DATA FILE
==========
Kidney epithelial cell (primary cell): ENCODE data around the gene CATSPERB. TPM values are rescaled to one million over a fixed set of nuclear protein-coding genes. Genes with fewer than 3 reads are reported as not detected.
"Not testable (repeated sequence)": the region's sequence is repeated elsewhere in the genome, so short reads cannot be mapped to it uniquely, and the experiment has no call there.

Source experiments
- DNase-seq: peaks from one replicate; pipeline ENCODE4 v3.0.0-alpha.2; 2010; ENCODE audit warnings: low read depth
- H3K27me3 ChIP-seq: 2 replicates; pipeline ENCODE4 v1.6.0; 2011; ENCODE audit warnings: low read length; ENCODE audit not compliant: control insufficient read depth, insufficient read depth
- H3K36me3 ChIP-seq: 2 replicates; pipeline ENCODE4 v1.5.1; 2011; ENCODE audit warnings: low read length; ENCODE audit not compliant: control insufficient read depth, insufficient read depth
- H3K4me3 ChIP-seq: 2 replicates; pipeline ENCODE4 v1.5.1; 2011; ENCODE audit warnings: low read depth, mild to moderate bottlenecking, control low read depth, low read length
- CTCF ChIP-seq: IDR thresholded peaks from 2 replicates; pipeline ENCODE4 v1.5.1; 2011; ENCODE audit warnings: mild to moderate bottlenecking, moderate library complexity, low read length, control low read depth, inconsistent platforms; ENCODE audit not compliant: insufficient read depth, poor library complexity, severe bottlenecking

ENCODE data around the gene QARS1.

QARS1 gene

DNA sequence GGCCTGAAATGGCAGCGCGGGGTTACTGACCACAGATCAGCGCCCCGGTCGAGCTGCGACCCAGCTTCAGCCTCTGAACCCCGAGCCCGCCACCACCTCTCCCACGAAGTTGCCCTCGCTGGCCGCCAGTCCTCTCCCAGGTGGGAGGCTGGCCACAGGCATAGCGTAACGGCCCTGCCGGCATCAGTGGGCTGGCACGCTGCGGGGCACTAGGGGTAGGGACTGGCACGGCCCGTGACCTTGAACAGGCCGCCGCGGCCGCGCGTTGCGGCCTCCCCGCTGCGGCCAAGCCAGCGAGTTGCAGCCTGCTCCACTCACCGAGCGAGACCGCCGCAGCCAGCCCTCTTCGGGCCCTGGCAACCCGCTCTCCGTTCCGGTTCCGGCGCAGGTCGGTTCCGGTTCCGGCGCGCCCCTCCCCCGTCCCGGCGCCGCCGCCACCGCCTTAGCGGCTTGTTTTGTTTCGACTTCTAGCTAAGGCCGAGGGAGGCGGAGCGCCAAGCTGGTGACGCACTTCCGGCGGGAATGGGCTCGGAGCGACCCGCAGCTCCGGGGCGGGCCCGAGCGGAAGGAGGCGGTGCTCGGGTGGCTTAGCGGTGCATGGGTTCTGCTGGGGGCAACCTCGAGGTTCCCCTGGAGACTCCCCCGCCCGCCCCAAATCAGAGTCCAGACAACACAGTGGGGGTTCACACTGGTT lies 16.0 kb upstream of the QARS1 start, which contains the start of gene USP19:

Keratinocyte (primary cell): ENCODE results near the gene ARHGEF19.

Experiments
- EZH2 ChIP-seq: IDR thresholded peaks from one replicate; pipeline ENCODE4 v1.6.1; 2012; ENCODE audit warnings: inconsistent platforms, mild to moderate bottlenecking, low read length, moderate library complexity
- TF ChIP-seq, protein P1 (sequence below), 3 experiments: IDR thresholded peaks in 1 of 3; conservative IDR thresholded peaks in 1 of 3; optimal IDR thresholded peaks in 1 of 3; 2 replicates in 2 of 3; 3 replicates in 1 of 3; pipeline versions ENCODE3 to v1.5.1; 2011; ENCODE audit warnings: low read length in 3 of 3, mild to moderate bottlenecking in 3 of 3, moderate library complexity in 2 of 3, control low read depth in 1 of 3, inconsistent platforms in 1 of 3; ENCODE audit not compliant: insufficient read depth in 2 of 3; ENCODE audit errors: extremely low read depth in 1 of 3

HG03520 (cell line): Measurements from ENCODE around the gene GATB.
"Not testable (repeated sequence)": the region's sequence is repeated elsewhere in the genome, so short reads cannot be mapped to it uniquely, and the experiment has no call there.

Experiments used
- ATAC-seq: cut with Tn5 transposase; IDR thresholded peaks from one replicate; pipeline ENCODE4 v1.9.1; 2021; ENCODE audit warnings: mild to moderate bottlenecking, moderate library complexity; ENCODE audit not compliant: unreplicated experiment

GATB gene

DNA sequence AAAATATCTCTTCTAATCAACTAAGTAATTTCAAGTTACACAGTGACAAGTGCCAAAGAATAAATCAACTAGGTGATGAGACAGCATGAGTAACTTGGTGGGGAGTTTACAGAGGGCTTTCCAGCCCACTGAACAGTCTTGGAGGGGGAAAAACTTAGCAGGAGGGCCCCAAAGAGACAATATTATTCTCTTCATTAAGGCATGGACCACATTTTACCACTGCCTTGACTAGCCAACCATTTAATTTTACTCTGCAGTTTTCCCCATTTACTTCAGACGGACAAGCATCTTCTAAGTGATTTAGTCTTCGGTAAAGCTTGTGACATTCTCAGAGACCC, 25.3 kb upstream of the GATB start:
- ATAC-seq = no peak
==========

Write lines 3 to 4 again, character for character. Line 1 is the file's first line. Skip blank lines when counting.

Source experiments
- DNase-seq: peaks from one replicate; pipeline ENCODE4 v3.0.0-alpha.2; 2010; ENCODE audit warnings: low read depth